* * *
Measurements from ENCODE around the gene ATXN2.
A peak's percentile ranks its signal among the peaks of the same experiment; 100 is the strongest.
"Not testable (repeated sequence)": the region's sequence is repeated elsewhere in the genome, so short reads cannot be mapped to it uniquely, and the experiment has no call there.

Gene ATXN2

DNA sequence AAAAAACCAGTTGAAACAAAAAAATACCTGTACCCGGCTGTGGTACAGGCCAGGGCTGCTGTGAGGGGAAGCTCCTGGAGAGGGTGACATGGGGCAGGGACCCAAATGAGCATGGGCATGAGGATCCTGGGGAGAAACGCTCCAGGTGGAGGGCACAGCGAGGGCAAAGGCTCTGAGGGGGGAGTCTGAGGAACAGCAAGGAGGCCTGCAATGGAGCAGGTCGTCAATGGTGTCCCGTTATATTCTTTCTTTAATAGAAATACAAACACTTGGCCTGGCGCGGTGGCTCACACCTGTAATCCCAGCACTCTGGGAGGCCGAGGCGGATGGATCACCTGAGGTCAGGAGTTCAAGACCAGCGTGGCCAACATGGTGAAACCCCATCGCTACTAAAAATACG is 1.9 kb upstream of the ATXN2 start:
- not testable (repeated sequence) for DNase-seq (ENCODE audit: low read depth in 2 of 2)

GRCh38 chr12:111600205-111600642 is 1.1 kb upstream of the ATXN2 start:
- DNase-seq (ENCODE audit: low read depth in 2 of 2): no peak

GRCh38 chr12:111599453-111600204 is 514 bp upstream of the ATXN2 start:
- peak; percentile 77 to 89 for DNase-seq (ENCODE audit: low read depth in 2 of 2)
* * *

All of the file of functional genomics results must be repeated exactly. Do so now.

Measurements from ENCODE around the gene ATXN2.
A peak's percentile ranks its signal among the peaks of the same experiment; 100 is the strongest.
"Not testable (repeated sequence)": the region's sequence is repeated elsewhere in the genome, so short reads cannot be mapped to it uniquely, and the experiment has no call there.

Gene ATXN2

DNA sequence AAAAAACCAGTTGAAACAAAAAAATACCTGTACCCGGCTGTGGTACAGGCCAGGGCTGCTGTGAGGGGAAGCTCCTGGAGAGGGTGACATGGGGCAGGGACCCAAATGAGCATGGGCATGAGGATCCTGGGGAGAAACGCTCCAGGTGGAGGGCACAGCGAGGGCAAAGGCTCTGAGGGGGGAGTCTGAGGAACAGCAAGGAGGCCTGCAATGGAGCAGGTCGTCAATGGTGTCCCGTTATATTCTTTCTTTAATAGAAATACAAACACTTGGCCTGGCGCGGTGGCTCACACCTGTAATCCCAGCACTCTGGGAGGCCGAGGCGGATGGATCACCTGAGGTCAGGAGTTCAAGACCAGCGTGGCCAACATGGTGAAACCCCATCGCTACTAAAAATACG is 1.9 kb upstream of the ATXN2 start:
- not testable (repeated sequence) for DNase-seq (ENCODE audit: low read depth in 2 of 2)

GRCh38 chr12:111600205-111600642 is 1.1 kb upstream of the ATXN2 start:
- DNase-seq (ENCODE audit: low read depth in 2 of 2): no peak

GRCh38 chr12:111599453-111600204 is 514 bp upstream of the ATXN2 start:
- peak; percentile 77 to 89 for DNase-seq (ENCODE audit: low read depth in 2 of 2)